Unfortunately, the lack of trust in wounded congregations is a self-destructive feedback loop of bitterness and distrust that inhibits healthy growth and creativity. Distrust in a congregational system treats all change as equally menacing, treats everything new (people, programs, ideas) as presumably hostile–until proven otherwise.

A trip to the store for bread and milk is always assumed to be a pretext for something else, something surely more nefarious.

A new Sunday School class can never be just a new Sunday School class; it’s an indictment of the other Sunday School classes or a new avenue for some hostile party to consolidate power.

A change to the worship service or to the worship space is either an attack on tradition or a play to increase the power base of some suspicious constituency–or both.

What gets communicated in a wounded system where trust has been lost is: “We’re not quite sure yet how you’re trying to screw us over, but we’re pretty sure you are. Therefore, we’re withholding approval and/or permission.”

Has your church lost trust? Here’s an informal checklist:

  • Do you regularly have meetings that last longer than 2 hours?
  • Do people bring dog-eared copies of Robert’s Rules of Order to board meetings?
  • Do you hear at least one reference to the Constitution and By-laws at every meeting?
  • Do people bring their own calculators and red pens to the meeting where the budget is being proposed?
  • Do you have meetings where there are arguments about whether everybody on staff “really needs their own stapler?”
  • Does rearranging the furniture in the narthex or switching brands of air freshener require board approval? (Bonus: If really bad, does it require congregational approval?).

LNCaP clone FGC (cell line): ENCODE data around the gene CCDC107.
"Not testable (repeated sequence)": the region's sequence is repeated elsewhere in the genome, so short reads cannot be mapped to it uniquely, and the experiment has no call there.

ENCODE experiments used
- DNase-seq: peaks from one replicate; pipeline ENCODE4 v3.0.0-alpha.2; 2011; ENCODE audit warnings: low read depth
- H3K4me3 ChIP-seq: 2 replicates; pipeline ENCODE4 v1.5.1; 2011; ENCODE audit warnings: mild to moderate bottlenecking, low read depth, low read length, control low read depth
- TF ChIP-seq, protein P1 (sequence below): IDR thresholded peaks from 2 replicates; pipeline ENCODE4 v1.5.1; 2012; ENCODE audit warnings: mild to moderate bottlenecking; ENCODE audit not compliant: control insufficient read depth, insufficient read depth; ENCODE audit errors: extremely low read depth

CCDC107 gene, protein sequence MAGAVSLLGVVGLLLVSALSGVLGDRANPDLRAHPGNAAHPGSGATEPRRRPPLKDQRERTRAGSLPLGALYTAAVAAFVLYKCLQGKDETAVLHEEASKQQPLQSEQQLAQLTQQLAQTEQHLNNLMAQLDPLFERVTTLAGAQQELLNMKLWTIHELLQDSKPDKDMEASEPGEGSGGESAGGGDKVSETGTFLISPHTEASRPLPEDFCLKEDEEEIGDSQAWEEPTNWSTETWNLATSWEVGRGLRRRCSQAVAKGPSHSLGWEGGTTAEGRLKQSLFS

• Do you have a lot of congregational meetings?
  • Does the announcement of a meeting elicit a particular kind of feeling in your stomach?
  • Do you keep an extra bottle of Rolaids in your car for use before meetings?
  • Does recruiting for congregational officers evoke anxiety not for a fear of who will say “no,” but for fear of who will say “yes?”
  • Do you require a doctor’s note from staff who call in sick?
  • Do you have people who regularly drive by the church to see if the pastor’s car is there?

How Can We Trust Again?

I wish it were easy. It’s not.

I wish I could point you toward “7 easy steps to recovering your trust.” I can’t.

It all comes down to this: a wounded congregation must make a decision to begin trying to trust again. You may get burned. But relationship is always a crap shoot.

How about this?

  • Be mindful that each positive step in which you don’t get hurt is a step in the right direction.
  • Call attention to and celebrate positive steps.
  • Give people the benefit of the doubt. Don’t enter every new situation convinced you’re going to get burned.
  • Assume people (even those who feel like the “enemy”) are telling the truth until you find out otherwise.
  • Don’t get into the habit of thinking of people with whom you share the body of Christ as the “enemy.” It’s too difficult to pull back from the precipice.

Even if trust hasn’t been restored, you’re going to have to live like it has. Until you can live together with a commitment to restoring trust, ministry, if possible at all, can only be tenuous and fragile.

And if all else fails, remember, it’s God’s church–not your’s (or your “enemy’s”).

Besides, trusting your enemy is just about impossible–although dying for your enemy has been done before.